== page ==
Exploring the facts and fallacies of studying abroad

Exploring the facts and fallacies of studying abroad

International studies and experiences are ever so valued in the competitive world. Studying abroad provides students with real-world opportunities so that the student may grow as a professional and as an individual. Learning a different language, appreciating diversity, cultural immersion, and basically how the world works will make a student feel immensely privileged, in charge, but also disoriented. That is the truth. It’s not always rainbows and butterflies.

At least not when not done right. The benefits of studying abroad are as endless as that view of the horizon. Being some sort of a student traveler is an extraordinary opportunity but you have to keep your expectations manageable. A record of 4.3 million students and counting are enrolled in study programs abroad by 2011, according to the Organisation for Economic Co-operation and Development.

The numbers are as overwhelming as most lucky students feel. If you are already one of them, about to be one of them, or want to be one of them, there are things you have to know (if you don’t already). There are misleading notions or beliefs or perceived truths that are either discouraging you or making you feel extremely excited. Let’s be clear on some of them.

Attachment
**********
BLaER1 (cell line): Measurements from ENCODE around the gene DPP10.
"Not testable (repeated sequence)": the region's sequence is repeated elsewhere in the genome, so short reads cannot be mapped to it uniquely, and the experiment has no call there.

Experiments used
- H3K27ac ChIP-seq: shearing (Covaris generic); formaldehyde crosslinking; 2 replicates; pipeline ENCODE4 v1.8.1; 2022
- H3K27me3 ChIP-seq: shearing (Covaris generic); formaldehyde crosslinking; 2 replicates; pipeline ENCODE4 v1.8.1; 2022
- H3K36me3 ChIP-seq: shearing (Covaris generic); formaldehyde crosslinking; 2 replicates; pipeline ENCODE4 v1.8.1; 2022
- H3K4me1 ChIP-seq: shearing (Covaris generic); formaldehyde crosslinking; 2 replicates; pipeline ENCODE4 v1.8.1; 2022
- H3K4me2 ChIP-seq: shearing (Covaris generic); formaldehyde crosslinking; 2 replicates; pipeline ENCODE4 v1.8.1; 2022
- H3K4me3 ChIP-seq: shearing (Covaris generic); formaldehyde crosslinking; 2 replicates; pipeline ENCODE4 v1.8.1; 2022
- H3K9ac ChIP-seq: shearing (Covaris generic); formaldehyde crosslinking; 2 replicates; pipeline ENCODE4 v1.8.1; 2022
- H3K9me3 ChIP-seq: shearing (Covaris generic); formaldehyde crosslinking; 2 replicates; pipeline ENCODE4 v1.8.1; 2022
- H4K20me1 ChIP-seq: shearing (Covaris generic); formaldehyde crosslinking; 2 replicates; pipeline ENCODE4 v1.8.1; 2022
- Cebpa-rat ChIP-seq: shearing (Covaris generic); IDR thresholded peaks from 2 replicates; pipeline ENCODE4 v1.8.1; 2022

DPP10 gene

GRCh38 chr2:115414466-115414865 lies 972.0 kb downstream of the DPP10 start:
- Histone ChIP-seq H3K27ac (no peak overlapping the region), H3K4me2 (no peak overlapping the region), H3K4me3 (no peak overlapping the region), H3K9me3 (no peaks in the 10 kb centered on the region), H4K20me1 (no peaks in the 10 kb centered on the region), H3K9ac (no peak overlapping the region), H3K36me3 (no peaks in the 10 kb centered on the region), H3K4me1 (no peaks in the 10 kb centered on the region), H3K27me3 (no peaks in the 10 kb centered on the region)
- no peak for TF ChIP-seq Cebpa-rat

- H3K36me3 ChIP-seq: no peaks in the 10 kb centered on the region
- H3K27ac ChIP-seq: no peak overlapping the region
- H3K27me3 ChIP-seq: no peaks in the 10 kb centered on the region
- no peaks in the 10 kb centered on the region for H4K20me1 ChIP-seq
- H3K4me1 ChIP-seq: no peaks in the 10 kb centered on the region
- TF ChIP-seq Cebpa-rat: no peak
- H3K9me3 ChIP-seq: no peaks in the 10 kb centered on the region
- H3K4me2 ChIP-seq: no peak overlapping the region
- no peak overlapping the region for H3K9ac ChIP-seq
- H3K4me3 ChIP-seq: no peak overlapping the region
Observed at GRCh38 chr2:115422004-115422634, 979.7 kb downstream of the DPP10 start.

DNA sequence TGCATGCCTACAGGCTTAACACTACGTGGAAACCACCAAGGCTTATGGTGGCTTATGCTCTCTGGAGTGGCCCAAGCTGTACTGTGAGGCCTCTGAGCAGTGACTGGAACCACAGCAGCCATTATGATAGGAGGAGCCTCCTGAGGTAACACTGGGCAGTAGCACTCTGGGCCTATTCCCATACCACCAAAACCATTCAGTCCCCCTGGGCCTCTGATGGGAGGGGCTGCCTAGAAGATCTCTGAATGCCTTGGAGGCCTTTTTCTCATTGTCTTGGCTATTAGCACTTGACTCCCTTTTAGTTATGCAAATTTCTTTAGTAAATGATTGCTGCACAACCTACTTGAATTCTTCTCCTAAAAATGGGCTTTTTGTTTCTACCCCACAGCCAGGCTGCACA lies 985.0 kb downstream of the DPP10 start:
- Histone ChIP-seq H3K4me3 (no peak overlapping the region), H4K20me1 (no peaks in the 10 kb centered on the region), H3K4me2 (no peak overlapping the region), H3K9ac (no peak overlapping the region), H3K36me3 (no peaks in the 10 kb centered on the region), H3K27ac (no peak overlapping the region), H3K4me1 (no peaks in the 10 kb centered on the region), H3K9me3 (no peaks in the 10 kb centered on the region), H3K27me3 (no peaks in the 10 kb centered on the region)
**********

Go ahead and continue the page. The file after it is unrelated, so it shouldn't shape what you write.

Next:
1) “I can never afford it”

False. Yes, you can. Even just the prospect of choosing a study abroad program can be daunting to most students because of the high cost. Well, education does not really come cheap. The Institute of International Education pegged the average cost per semester at $17,000. Unless of course, you get creative.

If your university does not offer study abroad programs, look for groups, embassies, and research centers offering scholarships. You can also find a sponsor or go for countries offering tuition-free education even to foreigners like Germany, Finland, and Norway. Even public universities in France charge only about $200 for most programs. You can also look for a part-time job in your country of choice or throw yourself a fundraising goodbye party. You will be surprised at the generosity of your friends and family.

2) “Two years? No way.”

filipino students in japan
There are various programs including JENESYS where students can visit other countries briefly (Photo credits: Demetrio Ragua)